Retired AFL premiership star Tom Boyd has opened up about the crippling panic attacks that contributed to his retirement from football and revealed how he charmed the love of his life.
In a wide-ranging interview, Boyd spoke with A Current Affair ahead of the release of his new book Nowhere to Hide.
Boyd was the #1 pick in the 2013 AFL draft, taken by the Greater Western Sydney Giants.
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After just one season at GWS, Boyd received a history-making offer from the Western Bulldogs, guaranteeing him $7 million over seven years.
“At that exact moment in time, I was 18 years old, pretty uncertain about how I was going to translate that at the top level. Super uncertain about my own capabilities and I get a life-changing offer that just about knocked me off my chair,” Boyd recalled.
Joining the Bulldogs for the 2015 season, Boyd began to experience sleeplessness and anxiety.
“I was barely sleeping before a game. The fear was (driven by) my desire to do well, the pressure and responsibility I felt to play well, what I expected of myself, but also the fatigue I was facing after really not sleeping, Boyd said.
Few knew of his personal struggles at the time, especially as his stint with the Bulldogs would also bring with it periods of happiness and great success.
Boyd starred for the Bulldogs in their 2016 AFL grand final win.
“It’s something that to this day puts a massive smile on my face,” Boyd remembers.
But as another AFL season beckoned, he began to experience panic attacks.
The first occurred as he drove to training, forcing him to pull over.
“I thought I was having a heart attack. I thought I was going to die,” Boyd said.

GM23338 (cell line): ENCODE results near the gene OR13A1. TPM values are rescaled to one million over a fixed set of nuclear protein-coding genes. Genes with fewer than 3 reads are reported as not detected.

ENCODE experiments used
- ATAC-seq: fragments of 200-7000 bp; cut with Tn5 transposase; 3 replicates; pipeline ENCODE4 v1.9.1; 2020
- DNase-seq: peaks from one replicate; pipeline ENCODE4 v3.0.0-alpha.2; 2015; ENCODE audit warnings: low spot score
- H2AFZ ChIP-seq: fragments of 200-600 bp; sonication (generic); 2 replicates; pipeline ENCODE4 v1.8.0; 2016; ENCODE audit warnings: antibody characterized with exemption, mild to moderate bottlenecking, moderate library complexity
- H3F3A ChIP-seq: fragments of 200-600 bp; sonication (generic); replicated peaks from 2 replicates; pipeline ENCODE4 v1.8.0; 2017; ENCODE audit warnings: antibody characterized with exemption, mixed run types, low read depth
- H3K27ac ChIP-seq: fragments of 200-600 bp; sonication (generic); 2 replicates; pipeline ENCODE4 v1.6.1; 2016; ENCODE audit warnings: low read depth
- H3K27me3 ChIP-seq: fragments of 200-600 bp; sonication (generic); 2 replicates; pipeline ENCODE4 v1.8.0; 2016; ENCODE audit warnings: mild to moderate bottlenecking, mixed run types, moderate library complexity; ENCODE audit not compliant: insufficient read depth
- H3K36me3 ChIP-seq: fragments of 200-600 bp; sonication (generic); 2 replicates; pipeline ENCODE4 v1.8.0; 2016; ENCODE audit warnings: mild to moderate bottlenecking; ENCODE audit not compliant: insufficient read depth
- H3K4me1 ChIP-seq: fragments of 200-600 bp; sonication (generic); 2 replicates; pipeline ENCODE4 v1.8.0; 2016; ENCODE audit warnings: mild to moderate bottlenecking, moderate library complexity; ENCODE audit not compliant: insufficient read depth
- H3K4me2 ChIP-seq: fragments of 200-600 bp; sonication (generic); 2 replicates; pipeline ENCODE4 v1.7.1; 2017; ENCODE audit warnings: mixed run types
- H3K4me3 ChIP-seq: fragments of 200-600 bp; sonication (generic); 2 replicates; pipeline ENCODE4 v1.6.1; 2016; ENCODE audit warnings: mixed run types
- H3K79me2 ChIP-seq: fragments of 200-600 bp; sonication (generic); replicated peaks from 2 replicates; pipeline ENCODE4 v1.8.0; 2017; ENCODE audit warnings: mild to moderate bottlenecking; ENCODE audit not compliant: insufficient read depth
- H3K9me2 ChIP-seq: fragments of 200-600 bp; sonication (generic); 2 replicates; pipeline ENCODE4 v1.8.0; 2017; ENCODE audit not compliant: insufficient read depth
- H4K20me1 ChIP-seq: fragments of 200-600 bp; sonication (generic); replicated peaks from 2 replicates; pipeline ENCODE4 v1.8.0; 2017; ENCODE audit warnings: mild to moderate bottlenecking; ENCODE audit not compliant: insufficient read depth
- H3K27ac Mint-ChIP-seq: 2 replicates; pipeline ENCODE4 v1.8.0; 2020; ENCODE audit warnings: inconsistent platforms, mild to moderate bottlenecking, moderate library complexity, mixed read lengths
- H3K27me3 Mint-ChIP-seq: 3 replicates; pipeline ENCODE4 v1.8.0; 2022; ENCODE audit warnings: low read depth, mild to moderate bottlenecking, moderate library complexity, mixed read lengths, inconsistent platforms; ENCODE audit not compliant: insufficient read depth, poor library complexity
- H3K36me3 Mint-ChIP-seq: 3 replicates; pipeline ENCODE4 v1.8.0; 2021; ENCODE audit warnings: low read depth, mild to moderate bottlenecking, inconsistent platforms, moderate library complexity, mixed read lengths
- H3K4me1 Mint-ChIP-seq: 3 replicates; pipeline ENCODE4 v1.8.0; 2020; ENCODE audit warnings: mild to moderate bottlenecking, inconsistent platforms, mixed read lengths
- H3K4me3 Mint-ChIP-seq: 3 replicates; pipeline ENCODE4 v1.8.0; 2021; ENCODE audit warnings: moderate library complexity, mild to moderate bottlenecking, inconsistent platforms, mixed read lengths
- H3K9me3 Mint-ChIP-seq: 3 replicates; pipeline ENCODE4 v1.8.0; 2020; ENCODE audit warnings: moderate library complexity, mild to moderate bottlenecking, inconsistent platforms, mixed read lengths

“With all the millions of thoughts running through my mind at this stage, I was lucky that the one that stuck was, ‘Hey, I need help’.”
Boyd began to seek treatment with a psychologist, while also receiving support from his now-fiancée, Anna Von Moger.
“It was really difficult to watch him struggle during that period of time,” Von Moger told A Current Affair.
During his sixth year in the AFL system, Boyd came to a life-changing decision.
He would announce his retirement at the age of 23.
“It was really, ‘I don’t enjoy this anymore. It’s not that I’m depressed or sad or angry. I’ve dealt with my issues,'” Boyd said.
Boyd has since committed himself to sharing his story to help others.
He’s passionate about increasing our understanding of mental health and wellness.
“What I found was that hanging on didn’t work. It made me less capable. What actually made me more resilient was going, ‘I don’t have all the answers. I need the support and the access to the collective wisdom of others,'” Boyd said.
Boyd recently became a father when he and Von Moger welcomed their first daughter, Armani, three months ago.
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Boyd and Von Moger first met as toddlers.
Their families had neighboring properties on Victoria’s Surf Coast.
But their romance began almost two decades later when he reached out online.
“I remember him sending me a message saying, ‘Hey Anna, not sure if you remember me or not, it’s Tom from next door,'” Von Moger recollects with a smile.
“Then you mustered up the courage to ask me on a date,” Von Moger continued, as Boyd blushed.
The pair intended to wed in December.
Boyd began writing Nowhere to Hide during COVID-19.
He hopes his story resonates with readers and encourages others to speak out if they are struggling.
Boyd asked anyone touched by his story to consider supporting Lifeline.
Nowhere to Hide: A memoir of football, mental health and resilience is available now from Allen and Unwin.